Karolinska Research Lectures: Noboru Mizushima
"Physiological roles and molecular mechanisms of autophagy" by Noboru Mizushima, Department of Biochemistry and Molecular Biology, Graduate School of Medicine, The University of Tokyo.
Autophagy is a major degradation system in the cell. Intracellular components are sequestered by autophagosomes and then degraded upon fusion with lysosomes. Yeast genetic studies have identified more than 40 autophagy-related (ATG) genes. Many of these genes are conserved in higher eukaryotes, which brought about an exponential expansion of autophagy research in various organisms including mammals. The 2016 Nobel Prize in Physiology or Medicine was eventually awarded to the scientist who spearheaded the rapid development of the field, Dr. Yoshinori Ohsumi. However, there are a lot of questions and new directions remaining in the autophagy field. For example, roles for ATG proteins in mechanisms of autophagy remain largely unknown. Furthermore, we need to expand our understanding pathophysiological functions of autophagy and develop methods for monitoring autophagy, particularly in vivo. In this lecture, recent progresses and potential future directions of the autophagy research filed will be discussed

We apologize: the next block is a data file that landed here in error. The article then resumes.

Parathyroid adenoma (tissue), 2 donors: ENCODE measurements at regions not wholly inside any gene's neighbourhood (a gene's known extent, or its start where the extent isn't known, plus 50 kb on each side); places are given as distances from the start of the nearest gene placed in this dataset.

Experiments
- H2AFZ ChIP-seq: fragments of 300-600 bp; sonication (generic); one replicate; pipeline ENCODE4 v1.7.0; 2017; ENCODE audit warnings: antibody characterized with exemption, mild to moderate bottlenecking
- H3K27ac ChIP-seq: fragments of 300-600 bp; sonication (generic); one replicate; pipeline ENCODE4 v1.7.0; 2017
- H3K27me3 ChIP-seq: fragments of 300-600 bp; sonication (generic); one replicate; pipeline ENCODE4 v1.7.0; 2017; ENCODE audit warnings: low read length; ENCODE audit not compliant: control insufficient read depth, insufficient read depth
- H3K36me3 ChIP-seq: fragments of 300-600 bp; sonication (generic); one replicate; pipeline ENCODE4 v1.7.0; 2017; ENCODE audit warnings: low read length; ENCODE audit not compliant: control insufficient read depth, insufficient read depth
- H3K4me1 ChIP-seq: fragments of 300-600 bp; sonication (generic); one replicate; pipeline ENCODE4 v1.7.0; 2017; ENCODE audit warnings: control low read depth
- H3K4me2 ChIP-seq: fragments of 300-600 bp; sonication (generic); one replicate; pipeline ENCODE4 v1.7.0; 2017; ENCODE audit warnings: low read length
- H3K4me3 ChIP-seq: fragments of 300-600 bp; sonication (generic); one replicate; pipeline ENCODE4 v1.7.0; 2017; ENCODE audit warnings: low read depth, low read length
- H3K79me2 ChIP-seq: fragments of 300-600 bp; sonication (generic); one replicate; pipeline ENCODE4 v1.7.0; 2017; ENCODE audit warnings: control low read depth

Host: Nils-Göran Larsson, Department of Medical Biochemistry and BiophysicsContact person: Joanna Rorbach